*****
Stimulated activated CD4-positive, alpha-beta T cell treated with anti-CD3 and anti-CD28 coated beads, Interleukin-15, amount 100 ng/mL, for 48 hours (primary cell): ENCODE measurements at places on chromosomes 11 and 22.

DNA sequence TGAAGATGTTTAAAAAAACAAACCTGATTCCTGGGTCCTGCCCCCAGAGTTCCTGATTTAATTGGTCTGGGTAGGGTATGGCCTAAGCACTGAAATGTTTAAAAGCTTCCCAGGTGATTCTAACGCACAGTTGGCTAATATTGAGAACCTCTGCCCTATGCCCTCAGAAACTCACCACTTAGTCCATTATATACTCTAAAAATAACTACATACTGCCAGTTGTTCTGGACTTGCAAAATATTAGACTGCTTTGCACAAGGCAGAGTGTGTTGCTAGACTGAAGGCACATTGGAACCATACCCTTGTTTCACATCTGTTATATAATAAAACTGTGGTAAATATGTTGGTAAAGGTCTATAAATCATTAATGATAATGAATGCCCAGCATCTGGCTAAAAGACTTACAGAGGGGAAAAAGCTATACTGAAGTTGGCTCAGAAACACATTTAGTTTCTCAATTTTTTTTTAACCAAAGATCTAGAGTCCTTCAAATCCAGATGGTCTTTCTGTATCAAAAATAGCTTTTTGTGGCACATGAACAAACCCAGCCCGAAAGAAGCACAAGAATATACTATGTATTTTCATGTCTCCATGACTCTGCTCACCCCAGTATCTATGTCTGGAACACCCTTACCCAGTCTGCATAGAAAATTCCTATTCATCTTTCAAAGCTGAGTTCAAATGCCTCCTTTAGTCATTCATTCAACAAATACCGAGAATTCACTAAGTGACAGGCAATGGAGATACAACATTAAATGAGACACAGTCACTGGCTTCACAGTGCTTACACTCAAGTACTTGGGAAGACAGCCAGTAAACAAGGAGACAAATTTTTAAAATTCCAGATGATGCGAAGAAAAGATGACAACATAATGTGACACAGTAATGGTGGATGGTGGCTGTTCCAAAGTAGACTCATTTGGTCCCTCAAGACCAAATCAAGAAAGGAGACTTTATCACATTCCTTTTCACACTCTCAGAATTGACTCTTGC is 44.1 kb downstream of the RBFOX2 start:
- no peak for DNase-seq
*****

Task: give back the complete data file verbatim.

Stimulated activated CD4-positive, alpha-beta T cell treated with anti-CD3 and anti-CD28 coated beads, Interleukin-15, amount 100 ng/mL, for 48 hours (primary cell): ENCODE measurements at places on chromosomes 11 and 22.

DNA sequence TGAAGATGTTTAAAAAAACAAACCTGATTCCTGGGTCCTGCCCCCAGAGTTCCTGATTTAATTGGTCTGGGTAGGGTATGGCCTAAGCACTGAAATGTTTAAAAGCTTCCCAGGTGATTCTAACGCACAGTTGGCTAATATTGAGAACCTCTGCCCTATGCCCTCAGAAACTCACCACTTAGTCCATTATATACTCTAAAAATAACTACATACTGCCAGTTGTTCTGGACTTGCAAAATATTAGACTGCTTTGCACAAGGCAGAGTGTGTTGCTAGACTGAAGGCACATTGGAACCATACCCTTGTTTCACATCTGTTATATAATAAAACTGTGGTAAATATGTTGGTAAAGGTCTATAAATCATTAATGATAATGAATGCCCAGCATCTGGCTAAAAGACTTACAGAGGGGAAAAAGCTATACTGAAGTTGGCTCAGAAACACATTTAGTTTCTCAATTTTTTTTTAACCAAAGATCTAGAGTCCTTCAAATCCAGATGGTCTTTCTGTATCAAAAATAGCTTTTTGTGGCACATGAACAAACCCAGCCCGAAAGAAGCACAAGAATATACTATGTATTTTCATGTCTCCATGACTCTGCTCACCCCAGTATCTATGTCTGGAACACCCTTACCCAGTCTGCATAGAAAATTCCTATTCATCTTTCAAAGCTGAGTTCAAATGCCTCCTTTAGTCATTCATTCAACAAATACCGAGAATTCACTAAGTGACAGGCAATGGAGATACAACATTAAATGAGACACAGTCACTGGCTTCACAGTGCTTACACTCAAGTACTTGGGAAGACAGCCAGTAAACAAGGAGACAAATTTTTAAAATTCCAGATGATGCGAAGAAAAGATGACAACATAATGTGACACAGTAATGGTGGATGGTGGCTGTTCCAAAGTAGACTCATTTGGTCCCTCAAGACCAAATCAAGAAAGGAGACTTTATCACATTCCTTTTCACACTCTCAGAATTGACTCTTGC is 44.1 kb downstream of the RBFOX2 start:
- no peak for DNase-seq